Professor Jill Gordon: Being Human in Medicine
IAS/St Mary's College Public Lecture
It is widely acknowledged that impressive technological advances in medicine and health care have made it possible to cure more diseases and alleviate more physical suffering than ever before. Despite these advances, there is significant dissatisfaction and burnout within the medical profession and a degree of public dissatisfaction with medicine and with doctors.
Some of the causes of public dissatisfaction are attributed to lack of continuity and of personalized care and to perceptions that doctors lack empathy with patients. Complementary/alternative medicine (CAM) has become hugely popular and its popularity is cited as evidence of dissatisfaction with orthodox medical care.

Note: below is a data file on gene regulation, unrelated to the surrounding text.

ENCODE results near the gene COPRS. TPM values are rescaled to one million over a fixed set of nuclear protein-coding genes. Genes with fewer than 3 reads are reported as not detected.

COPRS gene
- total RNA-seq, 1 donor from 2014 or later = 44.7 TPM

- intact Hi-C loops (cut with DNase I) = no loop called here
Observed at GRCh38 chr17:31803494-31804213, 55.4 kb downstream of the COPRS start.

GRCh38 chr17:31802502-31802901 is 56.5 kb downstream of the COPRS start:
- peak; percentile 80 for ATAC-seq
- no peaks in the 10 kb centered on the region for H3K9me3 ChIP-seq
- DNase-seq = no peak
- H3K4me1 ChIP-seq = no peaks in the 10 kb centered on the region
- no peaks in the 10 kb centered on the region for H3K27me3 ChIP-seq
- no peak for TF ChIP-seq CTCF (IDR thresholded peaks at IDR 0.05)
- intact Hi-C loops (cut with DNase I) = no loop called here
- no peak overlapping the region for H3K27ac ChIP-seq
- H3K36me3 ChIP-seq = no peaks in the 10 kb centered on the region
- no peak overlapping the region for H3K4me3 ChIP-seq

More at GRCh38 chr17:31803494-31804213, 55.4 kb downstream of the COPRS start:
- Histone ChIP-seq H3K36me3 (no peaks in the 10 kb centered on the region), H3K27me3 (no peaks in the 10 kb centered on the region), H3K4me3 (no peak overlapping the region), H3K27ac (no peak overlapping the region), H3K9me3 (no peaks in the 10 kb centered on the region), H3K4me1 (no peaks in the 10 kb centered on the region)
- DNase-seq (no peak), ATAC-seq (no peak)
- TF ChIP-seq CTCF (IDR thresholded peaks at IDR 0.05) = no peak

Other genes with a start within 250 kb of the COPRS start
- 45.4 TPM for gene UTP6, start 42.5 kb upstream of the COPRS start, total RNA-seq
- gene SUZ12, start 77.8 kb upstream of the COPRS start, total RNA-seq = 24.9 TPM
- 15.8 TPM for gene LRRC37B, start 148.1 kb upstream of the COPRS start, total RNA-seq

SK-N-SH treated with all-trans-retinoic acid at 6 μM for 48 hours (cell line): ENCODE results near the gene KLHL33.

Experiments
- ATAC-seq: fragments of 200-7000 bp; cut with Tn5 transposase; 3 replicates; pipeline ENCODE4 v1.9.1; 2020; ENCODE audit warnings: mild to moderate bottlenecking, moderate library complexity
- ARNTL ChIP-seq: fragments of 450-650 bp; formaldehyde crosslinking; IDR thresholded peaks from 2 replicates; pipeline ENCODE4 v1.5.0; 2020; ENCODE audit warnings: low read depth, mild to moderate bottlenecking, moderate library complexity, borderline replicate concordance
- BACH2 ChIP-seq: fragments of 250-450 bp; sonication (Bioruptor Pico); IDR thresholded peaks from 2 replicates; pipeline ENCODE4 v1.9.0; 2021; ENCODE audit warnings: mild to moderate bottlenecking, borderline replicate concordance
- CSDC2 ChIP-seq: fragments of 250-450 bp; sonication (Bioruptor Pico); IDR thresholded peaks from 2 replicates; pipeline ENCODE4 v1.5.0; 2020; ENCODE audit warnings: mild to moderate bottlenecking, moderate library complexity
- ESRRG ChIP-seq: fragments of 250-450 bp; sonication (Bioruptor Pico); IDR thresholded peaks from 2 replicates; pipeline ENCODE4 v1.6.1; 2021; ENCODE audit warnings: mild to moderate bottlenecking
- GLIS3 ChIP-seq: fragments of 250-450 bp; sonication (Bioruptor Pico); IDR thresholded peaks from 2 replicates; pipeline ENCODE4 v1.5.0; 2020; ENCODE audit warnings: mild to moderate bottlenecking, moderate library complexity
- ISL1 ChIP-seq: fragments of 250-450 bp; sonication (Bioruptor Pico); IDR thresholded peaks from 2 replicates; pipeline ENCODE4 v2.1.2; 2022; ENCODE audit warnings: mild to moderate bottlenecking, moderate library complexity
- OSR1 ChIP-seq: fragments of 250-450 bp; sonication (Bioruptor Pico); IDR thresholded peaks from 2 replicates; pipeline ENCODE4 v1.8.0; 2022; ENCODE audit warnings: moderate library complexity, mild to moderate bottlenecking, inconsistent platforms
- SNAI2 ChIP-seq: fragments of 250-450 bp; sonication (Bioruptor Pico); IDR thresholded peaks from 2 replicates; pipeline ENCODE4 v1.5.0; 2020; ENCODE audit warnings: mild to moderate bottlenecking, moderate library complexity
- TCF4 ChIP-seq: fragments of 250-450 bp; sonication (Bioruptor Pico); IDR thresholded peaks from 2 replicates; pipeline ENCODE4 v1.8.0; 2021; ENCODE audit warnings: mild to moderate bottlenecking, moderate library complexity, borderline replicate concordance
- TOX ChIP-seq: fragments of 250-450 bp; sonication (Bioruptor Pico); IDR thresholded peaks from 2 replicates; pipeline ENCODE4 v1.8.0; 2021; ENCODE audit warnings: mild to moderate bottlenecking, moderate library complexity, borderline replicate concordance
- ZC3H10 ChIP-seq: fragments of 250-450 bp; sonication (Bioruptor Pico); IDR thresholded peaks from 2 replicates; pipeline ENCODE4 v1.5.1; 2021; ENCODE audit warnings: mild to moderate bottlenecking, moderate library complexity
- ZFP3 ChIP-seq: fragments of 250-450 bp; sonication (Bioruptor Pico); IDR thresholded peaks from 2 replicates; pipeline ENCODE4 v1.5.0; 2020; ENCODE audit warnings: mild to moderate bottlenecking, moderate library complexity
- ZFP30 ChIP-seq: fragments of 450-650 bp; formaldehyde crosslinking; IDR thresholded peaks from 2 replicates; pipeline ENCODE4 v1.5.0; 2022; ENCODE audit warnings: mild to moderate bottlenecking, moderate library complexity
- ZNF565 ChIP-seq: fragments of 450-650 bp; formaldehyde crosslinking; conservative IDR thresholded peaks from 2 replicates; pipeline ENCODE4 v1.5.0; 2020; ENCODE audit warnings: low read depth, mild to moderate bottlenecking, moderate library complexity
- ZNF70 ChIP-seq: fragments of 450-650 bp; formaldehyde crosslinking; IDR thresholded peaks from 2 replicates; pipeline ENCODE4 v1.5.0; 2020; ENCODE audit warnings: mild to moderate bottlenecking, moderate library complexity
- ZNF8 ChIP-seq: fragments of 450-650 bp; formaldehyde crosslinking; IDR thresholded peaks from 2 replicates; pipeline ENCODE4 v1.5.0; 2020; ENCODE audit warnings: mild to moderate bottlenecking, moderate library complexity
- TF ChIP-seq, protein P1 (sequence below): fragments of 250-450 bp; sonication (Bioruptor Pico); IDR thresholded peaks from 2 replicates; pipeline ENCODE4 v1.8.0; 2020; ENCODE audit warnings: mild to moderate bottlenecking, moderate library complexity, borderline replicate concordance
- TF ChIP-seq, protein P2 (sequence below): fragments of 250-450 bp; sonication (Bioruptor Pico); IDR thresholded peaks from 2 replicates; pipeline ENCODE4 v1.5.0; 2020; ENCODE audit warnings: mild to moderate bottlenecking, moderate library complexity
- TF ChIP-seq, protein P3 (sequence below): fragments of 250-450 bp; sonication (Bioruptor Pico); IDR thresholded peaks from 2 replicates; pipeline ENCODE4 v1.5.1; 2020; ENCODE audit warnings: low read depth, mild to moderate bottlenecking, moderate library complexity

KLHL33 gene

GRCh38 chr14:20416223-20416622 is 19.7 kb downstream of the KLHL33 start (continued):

From a broader perspective, there are criticisms concerning the inequitable distribution of medical care and the fear that many health-related problems have been “medicalised”. This process of medicalisation is driven from both sides - by doctors extending their authority over a wider range of health problems but also by commercial imperatives and by public demand for new treatments. The cost of care is rising, but health status within and between countries is not closely linked to expenditure on health.
Doctors are also unhappy. Professional ‘burnout’ is documented in a number of countries, and within a number of specialties. It varies with level of seniority, with junior doctors being particularly susceptible to stress and burnout.
We need to consider new ways of humanising practice in order to respond to inevitable changes in the delivery of health care. ‘Humanising’ doctors is one component of the change that is needed.
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